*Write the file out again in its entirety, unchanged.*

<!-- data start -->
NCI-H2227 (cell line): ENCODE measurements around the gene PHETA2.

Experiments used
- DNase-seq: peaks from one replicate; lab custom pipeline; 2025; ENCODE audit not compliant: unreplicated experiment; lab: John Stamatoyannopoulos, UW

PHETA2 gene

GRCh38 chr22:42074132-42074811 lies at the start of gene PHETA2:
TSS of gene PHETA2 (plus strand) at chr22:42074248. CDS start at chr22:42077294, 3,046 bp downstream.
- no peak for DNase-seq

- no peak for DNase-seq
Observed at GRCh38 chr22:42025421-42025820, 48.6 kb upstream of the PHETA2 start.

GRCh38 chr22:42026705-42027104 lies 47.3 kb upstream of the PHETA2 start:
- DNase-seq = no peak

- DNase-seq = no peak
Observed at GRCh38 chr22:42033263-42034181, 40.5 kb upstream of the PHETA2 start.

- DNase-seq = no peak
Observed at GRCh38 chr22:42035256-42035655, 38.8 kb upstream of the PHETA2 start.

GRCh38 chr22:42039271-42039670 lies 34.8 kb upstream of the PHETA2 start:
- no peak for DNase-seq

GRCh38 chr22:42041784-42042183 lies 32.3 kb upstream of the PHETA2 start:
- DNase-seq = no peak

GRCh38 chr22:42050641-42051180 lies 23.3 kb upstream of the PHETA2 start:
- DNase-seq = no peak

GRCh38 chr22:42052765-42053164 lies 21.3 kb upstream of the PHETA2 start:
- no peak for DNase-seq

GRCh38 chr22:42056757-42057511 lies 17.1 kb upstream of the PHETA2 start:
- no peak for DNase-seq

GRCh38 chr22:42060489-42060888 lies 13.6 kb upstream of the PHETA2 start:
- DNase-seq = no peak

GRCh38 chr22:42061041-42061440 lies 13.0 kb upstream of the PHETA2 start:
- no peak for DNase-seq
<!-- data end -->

NCI-H2227 (cell line): ENCODE measurements around the gene PHETA2.

Experiments used
- DNase-seq: peaks from one replicate; lab custom pipeline; 2025; ENCODE audit not compliant: unreplicated experiment; lab: John Stamatoyannopoulos, UW

PHETA2 gene

GRCh38 chr22:42074132-42074811 lies at the start of gene PHETA2:
TSS of gene PHETA2 (plus strand) at chr22:42074248. CDS start at chr22:42077294, 3,046 bp downstream.
- no peak for DNase-seq

- no peak for DNase-seq
Observed at GRCh38 chr22:42025421-42025820, 48.6 kb upstream of the PHETA2 start.

GRCh38 chr22:42026705-42027104 lies 47.3 kb upstream of the PHETA2 start:
- DNase-seq = no peak

- DNase-seq = no peak
Observed at GRCh38 chr22:42033263-42034181, 40.5 kb upstream of the PHETA2 start.

- DNase-seq = no peak
Observed at GRCh38 chr22:42035256-42035655, 38.8 kb upstream of the PHETA2 start.

GRCh38 chr22:42039271-42039670 lies 34.8 kb upstream of the PHETA2 start:
- no peak for DNase-seq

GRCh38 chr22:42041784-42042183 lies 32.3 kb upstream of the PHETA2 start:
- DNase-seq = no peak

GRCh38 chr22:42050641-42051180 lies 23.3 kb upstream of the PHETA2 start:
- DNase-seq = no peak

GRCh38 chr22:42052765-42053164 lies 21.3 kb upstream of the PHETA2 start:
- no peak for DNase-seq

GRCh38 chr22:42056757-42057511 lies 17.1 kb upstream of the PHETA2 start:
- no peak for DNase-seq

GRCh38 chr22:42060489-42060888 lies 13.6 kb upstream of the PHETA2 start:
- DNase-seq = no peak

GRCh38 chr22:42061041-42061440 lies 13.0 kb upstream of the PHETA2 start:
- no peak for DNase-seq